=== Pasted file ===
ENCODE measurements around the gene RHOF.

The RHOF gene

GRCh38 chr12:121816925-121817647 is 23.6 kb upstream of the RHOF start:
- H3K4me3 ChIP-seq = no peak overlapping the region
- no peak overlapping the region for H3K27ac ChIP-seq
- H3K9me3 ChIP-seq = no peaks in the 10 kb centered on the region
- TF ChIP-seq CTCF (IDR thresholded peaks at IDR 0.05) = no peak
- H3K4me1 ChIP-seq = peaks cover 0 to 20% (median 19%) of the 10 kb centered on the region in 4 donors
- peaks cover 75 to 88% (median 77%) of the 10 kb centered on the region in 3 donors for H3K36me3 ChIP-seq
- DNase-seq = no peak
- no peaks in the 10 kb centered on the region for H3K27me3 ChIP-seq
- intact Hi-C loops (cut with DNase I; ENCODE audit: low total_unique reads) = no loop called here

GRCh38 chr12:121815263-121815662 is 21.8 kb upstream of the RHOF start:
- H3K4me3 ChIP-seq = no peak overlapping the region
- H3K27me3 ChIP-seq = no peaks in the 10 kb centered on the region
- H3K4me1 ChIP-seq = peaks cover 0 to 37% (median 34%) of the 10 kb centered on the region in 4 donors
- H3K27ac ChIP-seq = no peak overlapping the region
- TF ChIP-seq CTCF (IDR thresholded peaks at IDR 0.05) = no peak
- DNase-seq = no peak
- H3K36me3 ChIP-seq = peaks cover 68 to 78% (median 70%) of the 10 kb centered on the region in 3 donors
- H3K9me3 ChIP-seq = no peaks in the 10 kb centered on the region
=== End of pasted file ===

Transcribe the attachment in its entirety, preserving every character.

ENCODE measurements around the gene RHOF.

The RHOF gene

GRCh38 chr12:121816925-121817647 is 23.6 kb upstream of the RHOF start:
- H3K4me3 ChIP-seq = no peak overlapping the region
- no peak overlapping the region for H3K27ac ChIP-seq
- H3K9me3 ChIP-seq = no peaks in the 10 kb centered on the region
- TF ChIP-seq CTCF (IDR thresholded peaks at IDR 0.05) = no peak
- H3K4me1 ChIP-seq = peaks cover 0 to 20% (median 19%) of the 10 kb centered on the region in 4 donors
- peaks cover 75 to 88% (median 77%) of the 10 kb centered on the region in 3 donors for H3K36me3 ChIP-seq
- DNase-seq = no peak
- no peaks in the 10 kb centered on the region for H3K27me3 ChIP-seq
- intact Hi-C loops (cut with DNase I; ENCODE audit: low total_unique reads) = no loop called here

GRCh38 chr12:121815263-121815662 is 21.8 kb upstream of the RHOF start:
- H3K4me3 ChIP-seq = no peak overlapping the region
- H3K27me3 ChIP-seq = no peaks in the 10 kb centered on the region
- H3K4me1 ChIP-seq = peaks cover 0 to 37% (median 34%) of the 10 kb centered on the region in 4 donors
- H3K27ac ChIP-seq = no peak overlapping the region
- TF ChIP-seq CTCF (IDR thresholded peaks at IDR 0.05) = no peak
- DNase-seq = no peak
- H3K36me3 ChIP-seq = peaks cover 68 to 78% (median 70%) of the 10 kb centered on the region in 3 donors
- H3K9me3 ChIP-seq = no peaks in the 10 kb centered on the region